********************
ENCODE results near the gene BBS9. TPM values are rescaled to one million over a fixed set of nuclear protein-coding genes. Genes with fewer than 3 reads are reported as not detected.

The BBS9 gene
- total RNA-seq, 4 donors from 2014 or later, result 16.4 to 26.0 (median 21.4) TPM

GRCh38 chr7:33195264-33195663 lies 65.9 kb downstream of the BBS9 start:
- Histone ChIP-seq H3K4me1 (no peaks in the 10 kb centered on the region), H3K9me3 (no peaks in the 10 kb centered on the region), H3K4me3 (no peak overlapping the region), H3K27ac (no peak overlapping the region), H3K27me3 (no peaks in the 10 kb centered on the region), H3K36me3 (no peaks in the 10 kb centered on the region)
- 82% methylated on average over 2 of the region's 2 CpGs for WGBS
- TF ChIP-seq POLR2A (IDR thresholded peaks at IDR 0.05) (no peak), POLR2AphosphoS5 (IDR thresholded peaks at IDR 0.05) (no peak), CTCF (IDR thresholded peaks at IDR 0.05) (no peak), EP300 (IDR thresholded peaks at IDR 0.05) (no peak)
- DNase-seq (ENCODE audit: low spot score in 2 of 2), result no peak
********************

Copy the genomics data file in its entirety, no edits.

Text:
ENCODE results near the gene BBS9. TPM values are rescaled to one million over a fixed set of nuclear protein-coding genes. Genes with fewer than 3 reads are reported as not detected.

The BBS9 gene
- total RNA-seq, 4 donors from 2014 or later, result 16.4 to 26.0 (median 21.4) TPM

GRCh38 chr7:33195264-33195663 lies 65.9 kb downstream of the BBS9 start:
- Histone ChIP-seq H3K4me1 (no peaks in the 10 kb centered on the region), H3K9me3 (no peaks in the 10 kb centered on the region), H3K4me3 (no peak overlapping the region), H3K27ac (no peak overlapping the region), H3K27me3 (no peaks in the 10 kb centered on the region), H3K36me3 (no peaks in the 10 kb centered on the region)
- 82% methylated on average over 2 of the region's 2 CpGs for WGBS
- TF ChIP-seq POLR2A (IDR thresholded peaks at IDR 0.05) (no peak), POLR2AphosphoS5 (IDR thresholded peaks at IDR 0.05) (no peak), CTCF (IDR thresholded peaks at IDR 0.05) (no peak), EP300 (IDR thresholded peaks at IDR 0.05) (no peak)
- DNase-seq (ENCODE audit: low spot score in 2 of 2), result no peak